Web site motions to make Hood settlement with State Farm public
JACKSON, Miss. (Legal Newsline) - The publisher of a Mississippi political Web site wants court records in State Farm Insurance Cos.' lawsuit against state Attorney General Jim Hood's unsealed.
Jackson New Media, Inc., which produces Y'all Politics, filed the motion Thursday. The lawsuit alleged Hood was unfairly threatening the company with criminal charges to force it to settle the civil suit filed by Hood weeks after 2005's Hurricane Katrina.
Shortly after Hood was forced to take the stand in federal court in Hattiesburg, the two sides reached a confidential settlement in Feb. 2007.
"Hundreds of thousands of Mississippians were adversely affected by Hurricane Katrina," Jackson New Media attorney Andy Taggart said.
"This was a watershed piece of litigation that tens of thousands of homeowners and all Mississippi taxpayers have a stake in. All we ask from the Court is to allow the press and the public their First Amendment right to access to relevant court materials and remove the lingering doubts as to what really happened in this matter."
Hood sued State Farm and four other insurance companies weeks after Katrina, claiming that they intentionally misrepresented to policyholders the amount of damage done by wind (covered by their policies) and water (covered by a federal program).
A proposed settlement with State Farm had the potential to affect more than 35,000 policyholders, but a federal judge did not approve of it for procedural reasons. A separate successful settlement of 640 claims was coupled with a $5 million payment to Hood with the agreement his criminal investigation would cease, the company said.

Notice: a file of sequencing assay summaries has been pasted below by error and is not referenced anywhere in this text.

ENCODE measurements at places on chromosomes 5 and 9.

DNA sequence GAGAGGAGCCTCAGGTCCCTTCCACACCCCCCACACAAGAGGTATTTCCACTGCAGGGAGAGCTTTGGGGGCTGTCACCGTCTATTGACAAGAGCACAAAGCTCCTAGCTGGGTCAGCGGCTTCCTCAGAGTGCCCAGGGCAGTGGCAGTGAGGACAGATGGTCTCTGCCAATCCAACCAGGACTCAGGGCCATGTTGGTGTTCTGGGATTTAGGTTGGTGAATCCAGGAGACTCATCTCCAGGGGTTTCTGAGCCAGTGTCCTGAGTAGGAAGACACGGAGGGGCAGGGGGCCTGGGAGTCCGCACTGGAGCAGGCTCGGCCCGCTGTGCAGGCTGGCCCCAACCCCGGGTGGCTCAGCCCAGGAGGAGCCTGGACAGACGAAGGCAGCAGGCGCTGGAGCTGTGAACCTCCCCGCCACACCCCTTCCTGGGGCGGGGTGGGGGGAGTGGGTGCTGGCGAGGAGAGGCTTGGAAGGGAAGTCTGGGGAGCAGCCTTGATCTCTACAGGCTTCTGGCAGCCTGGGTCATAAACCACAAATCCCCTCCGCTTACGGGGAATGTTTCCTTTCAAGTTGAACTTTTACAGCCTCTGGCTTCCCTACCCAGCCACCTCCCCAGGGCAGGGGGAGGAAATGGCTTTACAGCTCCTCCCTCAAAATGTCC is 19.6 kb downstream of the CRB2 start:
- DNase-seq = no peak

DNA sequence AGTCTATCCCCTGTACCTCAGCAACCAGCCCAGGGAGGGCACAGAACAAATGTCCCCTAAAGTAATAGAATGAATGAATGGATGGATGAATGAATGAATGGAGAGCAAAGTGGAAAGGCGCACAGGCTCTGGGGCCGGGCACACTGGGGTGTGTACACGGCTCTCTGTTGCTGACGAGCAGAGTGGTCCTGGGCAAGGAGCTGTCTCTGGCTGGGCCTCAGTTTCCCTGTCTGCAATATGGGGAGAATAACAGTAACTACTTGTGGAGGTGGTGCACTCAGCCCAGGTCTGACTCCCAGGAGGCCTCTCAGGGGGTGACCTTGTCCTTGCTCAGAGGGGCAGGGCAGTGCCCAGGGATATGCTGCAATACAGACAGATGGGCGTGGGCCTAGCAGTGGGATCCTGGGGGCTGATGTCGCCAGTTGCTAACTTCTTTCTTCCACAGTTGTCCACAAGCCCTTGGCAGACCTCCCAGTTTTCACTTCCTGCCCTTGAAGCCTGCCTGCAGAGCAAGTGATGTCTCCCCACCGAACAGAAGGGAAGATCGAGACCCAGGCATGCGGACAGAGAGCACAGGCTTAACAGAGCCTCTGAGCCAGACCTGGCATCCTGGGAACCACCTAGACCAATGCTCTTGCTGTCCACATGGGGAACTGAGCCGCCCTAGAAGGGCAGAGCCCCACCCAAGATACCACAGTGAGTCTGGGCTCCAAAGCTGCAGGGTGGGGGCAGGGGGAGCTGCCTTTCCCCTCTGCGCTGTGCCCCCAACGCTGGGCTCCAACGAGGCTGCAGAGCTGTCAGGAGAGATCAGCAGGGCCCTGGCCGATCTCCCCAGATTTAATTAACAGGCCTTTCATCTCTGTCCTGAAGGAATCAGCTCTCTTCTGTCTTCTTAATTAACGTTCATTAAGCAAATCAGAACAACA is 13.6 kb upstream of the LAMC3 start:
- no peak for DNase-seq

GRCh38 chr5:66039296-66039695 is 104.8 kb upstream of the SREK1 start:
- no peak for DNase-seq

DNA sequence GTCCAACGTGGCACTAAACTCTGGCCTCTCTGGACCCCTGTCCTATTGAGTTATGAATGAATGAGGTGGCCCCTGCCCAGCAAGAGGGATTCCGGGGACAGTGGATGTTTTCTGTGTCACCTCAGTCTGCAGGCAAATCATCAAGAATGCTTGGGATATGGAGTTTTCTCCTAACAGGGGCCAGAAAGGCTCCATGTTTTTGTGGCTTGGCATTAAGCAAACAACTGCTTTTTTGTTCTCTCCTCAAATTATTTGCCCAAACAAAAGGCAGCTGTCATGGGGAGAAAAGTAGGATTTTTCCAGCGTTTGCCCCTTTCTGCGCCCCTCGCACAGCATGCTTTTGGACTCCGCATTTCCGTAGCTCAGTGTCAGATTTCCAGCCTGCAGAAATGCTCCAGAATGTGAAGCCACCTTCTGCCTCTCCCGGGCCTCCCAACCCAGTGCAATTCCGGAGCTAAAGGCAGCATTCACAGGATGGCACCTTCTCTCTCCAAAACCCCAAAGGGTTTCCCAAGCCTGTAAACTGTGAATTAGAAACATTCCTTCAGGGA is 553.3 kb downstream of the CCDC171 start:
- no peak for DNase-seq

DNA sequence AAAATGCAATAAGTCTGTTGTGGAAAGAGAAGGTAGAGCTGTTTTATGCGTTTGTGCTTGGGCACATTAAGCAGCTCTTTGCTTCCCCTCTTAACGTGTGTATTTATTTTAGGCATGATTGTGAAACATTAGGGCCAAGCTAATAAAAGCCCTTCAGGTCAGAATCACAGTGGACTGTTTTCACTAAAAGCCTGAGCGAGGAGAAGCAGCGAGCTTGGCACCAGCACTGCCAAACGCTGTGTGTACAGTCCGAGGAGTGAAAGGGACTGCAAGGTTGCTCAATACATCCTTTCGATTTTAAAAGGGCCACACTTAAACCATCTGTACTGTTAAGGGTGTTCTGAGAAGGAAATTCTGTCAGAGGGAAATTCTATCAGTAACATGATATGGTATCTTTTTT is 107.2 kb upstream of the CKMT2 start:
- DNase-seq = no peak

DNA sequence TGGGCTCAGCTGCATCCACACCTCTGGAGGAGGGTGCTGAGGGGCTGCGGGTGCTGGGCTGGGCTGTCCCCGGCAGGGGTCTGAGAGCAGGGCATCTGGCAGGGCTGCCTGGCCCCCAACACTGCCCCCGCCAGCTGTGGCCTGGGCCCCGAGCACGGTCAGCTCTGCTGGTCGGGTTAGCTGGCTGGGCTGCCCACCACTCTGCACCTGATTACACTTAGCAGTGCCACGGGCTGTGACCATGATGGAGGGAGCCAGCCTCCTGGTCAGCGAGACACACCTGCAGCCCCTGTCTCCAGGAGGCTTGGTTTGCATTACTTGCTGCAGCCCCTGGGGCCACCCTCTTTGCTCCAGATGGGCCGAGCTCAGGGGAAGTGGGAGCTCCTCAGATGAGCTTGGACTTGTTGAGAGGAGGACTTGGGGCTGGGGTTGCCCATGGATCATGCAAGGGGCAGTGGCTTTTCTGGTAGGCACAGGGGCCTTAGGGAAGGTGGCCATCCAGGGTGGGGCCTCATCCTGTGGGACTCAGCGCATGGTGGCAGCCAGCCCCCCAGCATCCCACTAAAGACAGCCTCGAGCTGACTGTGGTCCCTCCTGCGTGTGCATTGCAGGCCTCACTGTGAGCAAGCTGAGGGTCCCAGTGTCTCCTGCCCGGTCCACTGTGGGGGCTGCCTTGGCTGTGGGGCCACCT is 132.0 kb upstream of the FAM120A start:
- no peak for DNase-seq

Hood eventually sued State Farm again for not making the rejected settlement work. State Farm claimed he threatened it with the prospect of another criminal investigation.
U.S. District Court Judge David Bramlette approved the settlement. He is being asked to make it part of the public record.
The two sides disagreed heavily over the circumstances of the settlement. Hood wrote in a column that "allegations lodged against me by this insurer were shown to be false," while his press secretary wrote the only reason the outcome was referred to as a "settlement" is because "the details of the Attorney General's criminal investigation needed to be protected. The case was dismissed because the allegations were false."
Sheila Birnbaum, a State Farm attorney, accidentally sent an e-mail to members of the press that said, "This is so over the top. Can we ask that (Hood) be held in contempt of court for misrepresenting a settlement agreement and order of the court?"
State Farm spokesman Phil Supple said, "The court has taken control of this case and ruled that our contract with the attorney general is valid, unambiguous and enforceable and we are very pleased with that outcome. Given that, we have no problem dismissing the case."
Editorials on Y'all Politics are frequently critical of Hood. The site produced a transcript of Hood's testimony in the case.
From Legal Newsline: Reach John O'Brien by e-mail at firstname.lastname@example.org.